AI on the Horizon: May 10, 2024 Update

AI Highlights in Canada’s Budget 2024

By now many of you have probably seen the Budget 2024 announcements. While the capital gains announcement dominated the news (and my LinkedIn feed), there are several AI announcements to highlight including $2  billion over five years for AI computational power and $200 million over 5 years to boost AI startups. Importantly, the Budget is also providing $50 million for workers at-risk of disruption by AI and another $50 million to create an AI Safety Institute. Given the potential for worker displacement and the need for AI safety research, these are very welcomed announcements. Alain Francq, Director of Innovation and Technology here at The Conference Board of Canada, recently spoke on our podcast about what Budget 2024 means for overall innovation in Canada.

The Rise of the Chief AI Officer

The C-suite is adding a new position with many companies and organizations looking to hire their first Chief AI Officer (CAIO). In Fall 2023, Western University appointed Mark Daley as the first ever CAIO of a Canadian university and UHN became the first Canadian hospital to appoint a CAIO, Dr. Bo Wang. In late March, the Biden Administration announced they are requiring every federal agency to designate a Chief AI Officer. The CAIO is an early example of AI-based job creation. Unlike Prompt Engineers, expect the number of organizations with this position to continue to grow rapidly.

Godly AI? Not So Fast

Business and governments are not the only players adopting AI; religious organizations are getting in on the action as well. Evangelical leaders released “AI principles” in 2019, the Vatican released the “Rome Call for AI Ethics” in 2020,  and the LDS Church recently released their “Guiding Principles.” Today, there also many faith-based AI chatbots available for followers of any religion. However, one of these AI chatbots, Father Justin by Catholic Answers, was quickly “defrocked” in late April after users relayed some theologically questionable interactions, such as providing confession. The chatbot is now available as simply Justin, a lay theologian. This goes down as another warning of prematurely releasing AI products to the public.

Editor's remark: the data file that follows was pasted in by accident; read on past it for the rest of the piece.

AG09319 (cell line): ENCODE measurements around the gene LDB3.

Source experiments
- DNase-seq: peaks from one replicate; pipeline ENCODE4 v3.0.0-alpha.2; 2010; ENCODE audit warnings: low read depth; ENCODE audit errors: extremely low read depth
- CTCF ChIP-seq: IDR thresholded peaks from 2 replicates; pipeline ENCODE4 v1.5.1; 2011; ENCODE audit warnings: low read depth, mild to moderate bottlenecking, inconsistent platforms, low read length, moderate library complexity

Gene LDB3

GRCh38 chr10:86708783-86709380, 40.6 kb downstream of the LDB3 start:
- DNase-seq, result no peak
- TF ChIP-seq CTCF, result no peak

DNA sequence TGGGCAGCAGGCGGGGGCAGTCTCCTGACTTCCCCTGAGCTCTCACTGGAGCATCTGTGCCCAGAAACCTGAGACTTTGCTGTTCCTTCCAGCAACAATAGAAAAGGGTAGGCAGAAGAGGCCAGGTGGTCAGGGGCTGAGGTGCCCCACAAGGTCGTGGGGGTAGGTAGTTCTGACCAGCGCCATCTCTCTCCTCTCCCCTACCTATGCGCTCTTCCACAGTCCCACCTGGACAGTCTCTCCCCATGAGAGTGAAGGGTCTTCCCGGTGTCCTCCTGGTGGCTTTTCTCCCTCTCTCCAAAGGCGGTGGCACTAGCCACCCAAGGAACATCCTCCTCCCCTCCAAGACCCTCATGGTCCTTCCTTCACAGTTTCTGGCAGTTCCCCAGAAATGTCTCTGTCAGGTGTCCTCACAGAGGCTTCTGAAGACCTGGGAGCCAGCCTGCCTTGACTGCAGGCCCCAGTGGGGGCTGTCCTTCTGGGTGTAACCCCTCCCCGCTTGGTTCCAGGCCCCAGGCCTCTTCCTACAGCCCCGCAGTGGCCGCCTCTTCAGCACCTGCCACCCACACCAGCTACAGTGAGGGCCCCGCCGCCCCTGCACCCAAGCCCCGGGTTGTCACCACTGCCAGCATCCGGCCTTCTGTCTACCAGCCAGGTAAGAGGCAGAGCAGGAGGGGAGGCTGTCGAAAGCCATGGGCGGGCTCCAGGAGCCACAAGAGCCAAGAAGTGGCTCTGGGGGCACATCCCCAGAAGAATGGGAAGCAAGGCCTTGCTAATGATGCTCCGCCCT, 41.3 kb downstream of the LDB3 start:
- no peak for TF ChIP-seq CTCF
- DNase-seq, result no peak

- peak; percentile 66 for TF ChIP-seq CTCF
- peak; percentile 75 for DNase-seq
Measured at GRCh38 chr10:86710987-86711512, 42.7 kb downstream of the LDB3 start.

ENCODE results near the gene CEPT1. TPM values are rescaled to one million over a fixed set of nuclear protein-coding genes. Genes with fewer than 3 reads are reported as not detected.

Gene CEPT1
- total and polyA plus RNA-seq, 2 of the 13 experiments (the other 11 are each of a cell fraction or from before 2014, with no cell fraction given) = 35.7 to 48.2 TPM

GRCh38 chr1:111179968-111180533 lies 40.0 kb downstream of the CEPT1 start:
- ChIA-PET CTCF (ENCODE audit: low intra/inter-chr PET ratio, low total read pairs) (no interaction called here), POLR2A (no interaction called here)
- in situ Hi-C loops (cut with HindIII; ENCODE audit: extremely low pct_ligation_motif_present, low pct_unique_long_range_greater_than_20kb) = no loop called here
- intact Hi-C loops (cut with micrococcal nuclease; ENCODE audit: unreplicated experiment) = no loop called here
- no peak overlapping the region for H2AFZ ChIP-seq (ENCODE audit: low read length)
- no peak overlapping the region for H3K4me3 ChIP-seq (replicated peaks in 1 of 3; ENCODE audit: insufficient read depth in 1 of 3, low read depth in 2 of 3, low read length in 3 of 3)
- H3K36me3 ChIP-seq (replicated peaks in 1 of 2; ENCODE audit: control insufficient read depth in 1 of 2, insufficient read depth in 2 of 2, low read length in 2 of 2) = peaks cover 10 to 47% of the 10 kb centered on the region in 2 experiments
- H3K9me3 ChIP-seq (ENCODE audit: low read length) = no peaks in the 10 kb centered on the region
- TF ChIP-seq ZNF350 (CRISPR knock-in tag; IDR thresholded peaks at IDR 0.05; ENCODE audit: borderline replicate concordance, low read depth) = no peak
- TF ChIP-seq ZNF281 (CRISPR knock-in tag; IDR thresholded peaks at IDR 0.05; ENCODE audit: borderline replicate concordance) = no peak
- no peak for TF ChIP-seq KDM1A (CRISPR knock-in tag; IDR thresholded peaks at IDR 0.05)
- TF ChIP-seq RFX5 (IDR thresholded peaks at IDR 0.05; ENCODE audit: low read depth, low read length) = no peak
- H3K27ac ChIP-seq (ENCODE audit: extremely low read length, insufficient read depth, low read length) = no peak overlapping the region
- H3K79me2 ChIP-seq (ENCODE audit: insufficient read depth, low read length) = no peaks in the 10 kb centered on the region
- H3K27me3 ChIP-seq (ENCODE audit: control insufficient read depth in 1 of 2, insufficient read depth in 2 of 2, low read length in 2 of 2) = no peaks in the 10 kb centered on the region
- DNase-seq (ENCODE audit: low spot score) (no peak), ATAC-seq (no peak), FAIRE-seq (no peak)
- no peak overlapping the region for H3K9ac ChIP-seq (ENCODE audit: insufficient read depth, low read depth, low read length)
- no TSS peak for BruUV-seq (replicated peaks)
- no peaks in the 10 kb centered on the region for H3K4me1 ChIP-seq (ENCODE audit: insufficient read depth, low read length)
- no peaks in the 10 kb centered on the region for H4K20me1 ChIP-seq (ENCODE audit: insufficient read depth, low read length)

How is GenAI Actually Being Used?

I’m often asked for examples or case studies of ways that organizations are using AI. Luckily, a new academic journal is being released to provide exactly this answer: “The Journal of Business & Artificial Intelligence.” The first edition should be out shortly, and Patrick Tammer, Director at Scale AI, and member of our Canadian Centre for the Innovation Economy, is on the Editorial Review Board. One study published in the Harvard Business Review found that Generative AI is being actively used in 100 different ways ranging from changing the tone of an email to providing medical advice.

Drug Discovery: An Area of High AI Potential

In 2018, Google’s DeepMind created AlphaFold, an AI program that predicted protein folding. While not fully solving the protein folding problem, it was seen as key moment for AI to find solutions to health and environmental challenges. Here we are six years after the first iteration and Google’s DeepMind and Isomorphic Labs announced AlphaFold 3 in Nature on May 8, 2024.

According to the company, AlphaFold can now “predict the structure and interactions of all of life’s molecules.” The program is going to be available for free through the AlphaFold Server and will likely significantly reduce the time and money needed for drug discovery. When thinking about AlphaFold’s advancements over the last six years, it gives an inkling of how much more capable programs like ChatGPT or Claude could become.

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